I went to a super interesting course yesterday at Capital Growth about growing winter veges. We always have to work a season ahead, so we need to plant now for harvesting throughout winter, starting in the first week of November, this is when growth stops because temperatures are too low.
So we’ve sown our seeds, and hope to kick start our poor allotment again. It’s been suffering from a PH imbalance in the soil and all the rain has resulted in a lot of snails, which loved our seedlings a bit too much.
For harvest in early spring
These veges we can get started now, then they pause over winter and are ready for harvest early spring:
- Peas (Ordiman),
- Leaf lettuce,
- Broad beans (don’t worry about black fly),
- Soft fruit (transplant at the beginning of winter)
For harvest throughout winter
The following plants we grow now for harvesting throughout winter. They can just be harvested from under the snow:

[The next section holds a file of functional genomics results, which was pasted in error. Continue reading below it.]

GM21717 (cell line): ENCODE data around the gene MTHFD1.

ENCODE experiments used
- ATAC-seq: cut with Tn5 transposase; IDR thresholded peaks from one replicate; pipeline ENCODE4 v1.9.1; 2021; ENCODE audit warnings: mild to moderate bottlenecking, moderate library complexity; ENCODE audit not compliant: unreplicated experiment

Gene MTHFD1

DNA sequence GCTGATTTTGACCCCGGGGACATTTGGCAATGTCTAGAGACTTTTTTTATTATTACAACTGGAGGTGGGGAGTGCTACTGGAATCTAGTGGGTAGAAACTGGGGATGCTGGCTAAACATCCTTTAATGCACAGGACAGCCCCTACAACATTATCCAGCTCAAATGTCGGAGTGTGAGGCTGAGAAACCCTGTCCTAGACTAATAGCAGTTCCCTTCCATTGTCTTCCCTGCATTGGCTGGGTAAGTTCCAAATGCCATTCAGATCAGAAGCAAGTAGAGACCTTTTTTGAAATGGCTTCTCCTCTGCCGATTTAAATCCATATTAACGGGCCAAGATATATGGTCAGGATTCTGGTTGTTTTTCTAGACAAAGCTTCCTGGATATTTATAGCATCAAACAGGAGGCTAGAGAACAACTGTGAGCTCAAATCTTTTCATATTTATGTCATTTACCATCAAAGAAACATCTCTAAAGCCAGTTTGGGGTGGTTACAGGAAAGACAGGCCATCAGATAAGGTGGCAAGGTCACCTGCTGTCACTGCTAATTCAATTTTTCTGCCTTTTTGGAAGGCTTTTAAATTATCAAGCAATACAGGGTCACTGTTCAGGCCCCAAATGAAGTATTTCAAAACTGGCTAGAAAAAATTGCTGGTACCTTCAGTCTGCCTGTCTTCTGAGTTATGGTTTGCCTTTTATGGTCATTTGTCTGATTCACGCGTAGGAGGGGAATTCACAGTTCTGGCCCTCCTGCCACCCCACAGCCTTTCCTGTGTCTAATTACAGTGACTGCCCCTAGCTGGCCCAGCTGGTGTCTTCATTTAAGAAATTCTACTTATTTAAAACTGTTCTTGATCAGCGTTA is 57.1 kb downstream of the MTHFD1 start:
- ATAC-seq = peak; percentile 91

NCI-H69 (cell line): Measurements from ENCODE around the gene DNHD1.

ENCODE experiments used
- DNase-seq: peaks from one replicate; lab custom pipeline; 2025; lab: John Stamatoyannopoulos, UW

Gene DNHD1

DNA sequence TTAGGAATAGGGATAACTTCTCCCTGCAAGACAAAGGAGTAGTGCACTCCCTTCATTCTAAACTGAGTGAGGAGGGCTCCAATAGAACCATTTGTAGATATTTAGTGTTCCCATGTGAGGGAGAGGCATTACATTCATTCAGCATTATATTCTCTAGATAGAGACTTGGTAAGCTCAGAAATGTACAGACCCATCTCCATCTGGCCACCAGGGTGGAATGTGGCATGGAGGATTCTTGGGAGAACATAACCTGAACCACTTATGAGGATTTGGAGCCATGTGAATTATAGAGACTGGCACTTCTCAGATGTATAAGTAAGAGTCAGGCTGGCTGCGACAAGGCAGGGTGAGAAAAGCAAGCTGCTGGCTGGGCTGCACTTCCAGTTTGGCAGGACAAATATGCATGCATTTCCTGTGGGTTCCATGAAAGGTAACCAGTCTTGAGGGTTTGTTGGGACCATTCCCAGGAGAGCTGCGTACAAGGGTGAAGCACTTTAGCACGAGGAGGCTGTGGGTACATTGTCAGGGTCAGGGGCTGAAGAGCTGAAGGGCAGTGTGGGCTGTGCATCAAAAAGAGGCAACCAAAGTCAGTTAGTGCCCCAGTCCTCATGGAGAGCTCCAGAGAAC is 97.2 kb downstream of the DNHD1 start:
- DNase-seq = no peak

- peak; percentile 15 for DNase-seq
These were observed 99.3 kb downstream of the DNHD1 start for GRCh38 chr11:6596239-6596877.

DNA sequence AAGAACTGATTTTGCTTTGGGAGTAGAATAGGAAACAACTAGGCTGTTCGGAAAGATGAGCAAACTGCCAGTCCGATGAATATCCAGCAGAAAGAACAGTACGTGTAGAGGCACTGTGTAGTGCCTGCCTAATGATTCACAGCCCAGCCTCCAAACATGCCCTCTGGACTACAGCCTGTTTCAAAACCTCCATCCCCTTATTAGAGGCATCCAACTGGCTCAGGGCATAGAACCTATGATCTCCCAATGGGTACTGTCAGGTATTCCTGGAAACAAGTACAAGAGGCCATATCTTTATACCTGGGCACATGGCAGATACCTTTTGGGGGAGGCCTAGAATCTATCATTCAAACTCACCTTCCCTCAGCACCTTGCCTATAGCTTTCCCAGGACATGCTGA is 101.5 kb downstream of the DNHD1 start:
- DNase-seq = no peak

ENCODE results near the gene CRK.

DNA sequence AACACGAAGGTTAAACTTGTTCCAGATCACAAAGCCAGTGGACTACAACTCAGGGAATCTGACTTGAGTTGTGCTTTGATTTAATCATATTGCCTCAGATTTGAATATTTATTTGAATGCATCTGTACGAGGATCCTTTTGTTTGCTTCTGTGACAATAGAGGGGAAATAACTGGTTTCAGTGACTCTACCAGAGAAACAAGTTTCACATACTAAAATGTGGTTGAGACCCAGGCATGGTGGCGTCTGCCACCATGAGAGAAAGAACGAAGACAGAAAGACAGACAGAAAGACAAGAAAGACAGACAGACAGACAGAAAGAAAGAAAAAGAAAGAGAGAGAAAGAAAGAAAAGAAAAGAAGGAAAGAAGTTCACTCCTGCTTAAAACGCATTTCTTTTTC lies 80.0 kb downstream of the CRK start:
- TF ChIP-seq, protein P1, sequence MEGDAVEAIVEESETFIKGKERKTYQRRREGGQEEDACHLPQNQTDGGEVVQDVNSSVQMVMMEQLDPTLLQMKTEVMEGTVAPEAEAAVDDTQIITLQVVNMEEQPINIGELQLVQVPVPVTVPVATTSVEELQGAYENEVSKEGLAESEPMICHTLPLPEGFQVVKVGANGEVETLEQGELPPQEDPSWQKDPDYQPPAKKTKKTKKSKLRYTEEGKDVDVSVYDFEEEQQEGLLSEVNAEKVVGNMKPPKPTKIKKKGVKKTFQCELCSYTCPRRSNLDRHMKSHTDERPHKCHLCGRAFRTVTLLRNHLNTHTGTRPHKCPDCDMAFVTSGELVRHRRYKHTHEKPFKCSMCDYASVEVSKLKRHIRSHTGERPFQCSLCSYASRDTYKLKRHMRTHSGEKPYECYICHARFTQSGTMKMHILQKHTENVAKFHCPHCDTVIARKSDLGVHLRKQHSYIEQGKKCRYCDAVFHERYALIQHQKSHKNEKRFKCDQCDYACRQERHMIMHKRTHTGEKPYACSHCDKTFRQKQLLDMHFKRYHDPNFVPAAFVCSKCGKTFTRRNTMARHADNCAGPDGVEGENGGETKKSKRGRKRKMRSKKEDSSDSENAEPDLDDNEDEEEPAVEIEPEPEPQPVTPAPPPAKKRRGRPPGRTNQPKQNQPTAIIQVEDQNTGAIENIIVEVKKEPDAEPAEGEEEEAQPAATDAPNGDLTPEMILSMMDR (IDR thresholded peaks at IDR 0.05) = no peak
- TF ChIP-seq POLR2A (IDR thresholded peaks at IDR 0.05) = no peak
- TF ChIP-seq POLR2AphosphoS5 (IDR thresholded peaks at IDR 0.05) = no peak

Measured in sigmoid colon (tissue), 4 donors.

- Pak choi: Ruby – autumn harvest, White – winter harvest
- Cavalo Nero (kale) – harvest from bottom, they keep growing up.
- Swiss chard (silverbeet) – cut leaves from the bottom, won’t regrow but nice and fresh in winter.
- Curly leaf parsley
- Lettuce: need cloches. Can germinate at 1.8°. Sow every 2 weeks, keep sowing and harvesting.
- Winter density,
- Rouge grenobloise
- Any leaf beet.
They should just be raised in the same way as Spring veges: in seed trays, transfer to pots and allow to mature to a fair size before moving them to the allotment.
But you don’t want to leave any bare soil over winter, so you can sow green manure in the gaps. It can even go around plants – just fill up any gaps. Some good green manures are:
- Kent wild white clover,
- Crimson clover,
- Phacelia tanacetifolia.
In spring, just dig in to the top layer to feed the soil. Allow it to rot for a week before putting in spring seedlings.